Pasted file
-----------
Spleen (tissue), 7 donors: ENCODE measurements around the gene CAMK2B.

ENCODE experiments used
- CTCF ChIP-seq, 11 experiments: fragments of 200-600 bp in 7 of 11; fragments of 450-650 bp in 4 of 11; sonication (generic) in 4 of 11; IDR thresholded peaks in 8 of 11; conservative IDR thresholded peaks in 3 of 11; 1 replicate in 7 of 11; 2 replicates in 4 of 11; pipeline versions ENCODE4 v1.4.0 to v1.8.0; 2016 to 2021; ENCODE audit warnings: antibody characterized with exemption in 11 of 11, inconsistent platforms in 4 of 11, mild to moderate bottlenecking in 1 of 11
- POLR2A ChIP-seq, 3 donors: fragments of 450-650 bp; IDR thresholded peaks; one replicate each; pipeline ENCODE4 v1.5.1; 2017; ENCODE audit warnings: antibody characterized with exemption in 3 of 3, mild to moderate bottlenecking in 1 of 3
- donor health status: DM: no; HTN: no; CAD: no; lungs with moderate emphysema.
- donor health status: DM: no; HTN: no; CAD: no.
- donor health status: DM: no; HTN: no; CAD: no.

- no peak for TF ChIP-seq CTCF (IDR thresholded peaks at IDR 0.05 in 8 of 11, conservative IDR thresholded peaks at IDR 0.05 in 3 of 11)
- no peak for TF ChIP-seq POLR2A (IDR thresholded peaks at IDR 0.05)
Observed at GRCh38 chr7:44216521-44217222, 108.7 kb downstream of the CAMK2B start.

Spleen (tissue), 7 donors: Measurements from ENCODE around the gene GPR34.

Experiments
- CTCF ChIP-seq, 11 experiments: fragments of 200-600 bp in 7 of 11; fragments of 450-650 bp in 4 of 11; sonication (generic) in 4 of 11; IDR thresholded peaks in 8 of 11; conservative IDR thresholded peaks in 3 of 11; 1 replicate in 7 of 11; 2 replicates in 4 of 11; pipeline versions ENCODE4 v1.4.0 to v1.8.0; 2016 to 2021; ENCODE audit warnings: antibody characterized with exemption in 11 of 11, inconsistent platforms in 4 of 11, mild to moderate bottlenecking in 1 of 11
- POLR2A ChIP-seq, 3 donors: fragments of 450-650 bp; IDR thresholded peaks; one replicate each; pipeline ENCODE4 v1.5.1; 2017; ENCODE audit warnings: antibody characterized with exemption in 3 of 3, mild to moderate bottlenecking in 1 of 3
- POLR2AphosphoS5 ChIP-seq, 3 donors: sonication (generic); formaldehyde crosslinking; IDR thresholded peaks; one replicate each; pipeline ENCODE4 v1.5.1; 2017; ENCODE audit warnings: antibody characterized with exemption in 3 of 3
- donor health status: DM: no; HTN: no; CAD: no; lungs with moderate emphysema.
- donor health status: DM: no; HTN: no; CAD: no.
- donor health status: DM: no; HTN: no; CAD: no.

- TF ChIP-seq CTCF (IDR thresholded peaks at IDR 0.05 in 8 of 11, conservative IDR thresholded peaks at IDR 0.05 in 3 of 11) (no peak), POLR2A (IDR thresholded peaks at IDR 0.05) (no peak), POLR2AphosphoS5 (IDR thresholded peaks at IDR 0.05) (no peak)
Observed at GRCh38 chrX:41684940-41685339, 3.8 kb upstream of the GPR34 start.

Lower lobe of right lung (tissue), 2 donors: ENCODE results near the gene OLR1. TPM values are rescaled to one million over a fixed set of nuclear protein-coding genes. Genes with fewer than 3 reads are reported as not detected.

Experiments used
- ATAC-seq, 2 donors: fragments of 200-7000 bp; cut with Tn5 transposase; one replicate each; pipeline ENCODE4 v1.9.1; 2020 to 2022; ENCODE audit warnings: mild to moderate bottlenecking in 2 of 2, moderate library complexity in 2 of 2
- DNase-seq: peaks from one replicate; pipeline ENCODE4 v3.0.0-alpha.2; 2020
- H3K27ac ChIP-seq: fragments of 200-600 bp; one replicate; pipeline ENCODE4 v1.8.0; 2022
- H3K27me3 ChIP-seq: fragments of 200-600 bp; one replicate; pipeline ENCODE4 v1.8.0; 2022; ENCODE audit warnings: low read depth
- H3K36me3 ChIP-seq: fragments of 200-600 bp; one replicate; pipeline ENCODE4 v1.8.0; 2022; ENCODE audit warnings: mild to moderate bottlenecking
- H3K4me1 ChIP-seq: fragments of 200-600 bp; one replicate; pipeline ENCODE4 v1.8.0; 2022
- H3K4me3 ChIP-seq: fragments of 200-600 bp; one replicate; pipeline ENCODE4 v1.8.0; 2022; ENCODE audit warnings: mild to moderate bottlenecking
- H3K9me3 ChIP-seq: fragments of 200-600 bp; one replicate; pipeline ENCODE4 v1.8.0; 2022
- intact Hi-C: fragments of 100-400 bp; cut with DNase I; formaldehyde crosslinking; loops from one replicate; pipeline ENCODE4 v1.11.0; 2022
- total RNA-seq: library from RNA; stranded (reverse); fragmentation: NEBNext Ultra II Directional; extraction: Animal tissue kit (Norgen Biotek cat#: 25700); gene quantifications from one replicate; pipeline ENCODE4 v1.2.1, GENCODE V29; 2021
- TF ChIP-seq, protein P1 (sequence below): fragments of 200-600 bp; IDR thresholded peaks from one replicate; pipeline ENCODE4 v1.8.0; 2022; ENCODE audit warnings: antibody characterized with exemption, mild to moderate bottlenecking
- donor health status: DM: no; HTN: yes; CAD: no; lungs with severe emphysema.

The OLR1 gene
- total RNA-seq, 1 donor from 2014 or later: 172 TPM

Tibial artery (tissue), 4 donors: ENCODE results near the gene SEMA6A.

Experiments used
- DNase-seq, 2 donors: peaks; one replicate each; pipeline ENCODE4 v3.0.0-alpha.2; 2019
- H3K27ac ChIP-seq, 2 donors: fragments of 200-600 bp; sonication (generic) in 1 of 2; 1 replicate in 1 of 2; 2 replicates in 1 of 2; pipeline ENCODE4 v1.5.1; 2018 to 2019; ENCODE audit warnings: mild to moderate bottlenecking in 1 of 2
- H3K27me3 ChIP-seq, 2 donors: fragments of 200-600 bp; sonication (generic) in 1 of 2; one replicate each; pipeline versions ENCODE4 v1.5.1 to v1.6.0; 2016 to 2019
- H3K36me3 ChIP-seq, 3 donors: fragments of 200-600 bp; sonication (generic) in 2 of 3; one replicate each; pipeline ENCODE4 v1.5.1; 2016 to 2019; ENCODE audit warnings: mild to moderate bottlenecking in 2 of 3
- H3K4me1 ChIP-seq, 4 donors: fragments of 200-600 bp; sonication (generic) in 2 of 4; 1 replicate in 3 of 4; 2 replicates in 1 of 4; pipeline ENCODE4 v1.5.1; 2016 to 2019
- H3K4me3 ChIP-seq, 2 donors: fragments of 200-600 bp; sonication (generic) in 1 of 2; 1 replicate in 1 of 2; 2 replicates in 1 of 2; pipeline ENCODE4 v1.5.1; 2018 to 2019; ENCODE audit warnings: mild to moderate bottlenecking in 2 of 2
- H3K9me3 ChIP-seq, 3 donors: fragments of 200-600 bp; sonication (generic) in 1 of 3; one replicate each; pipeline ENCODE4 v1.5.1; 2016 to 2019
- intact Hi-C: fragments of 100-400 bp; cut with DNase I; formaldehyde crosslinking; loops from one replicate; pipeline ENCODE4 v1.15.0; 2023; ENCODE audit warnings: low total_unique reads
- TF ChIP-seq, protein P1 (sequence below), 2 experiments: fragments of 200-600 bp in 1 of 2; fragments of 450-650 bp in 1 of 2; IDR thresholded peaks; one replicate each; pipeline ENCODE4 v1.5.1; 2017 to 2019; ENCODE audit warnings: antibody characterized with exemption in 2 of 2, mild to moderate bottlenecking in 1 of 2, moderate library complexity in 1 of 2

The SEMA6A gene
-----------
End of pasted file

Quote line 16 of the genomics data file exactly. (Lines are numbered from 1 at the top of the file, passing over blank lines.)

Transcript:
- donor health status: DM: no; HTN: no; CAD: no; lungs with moderate emphysema.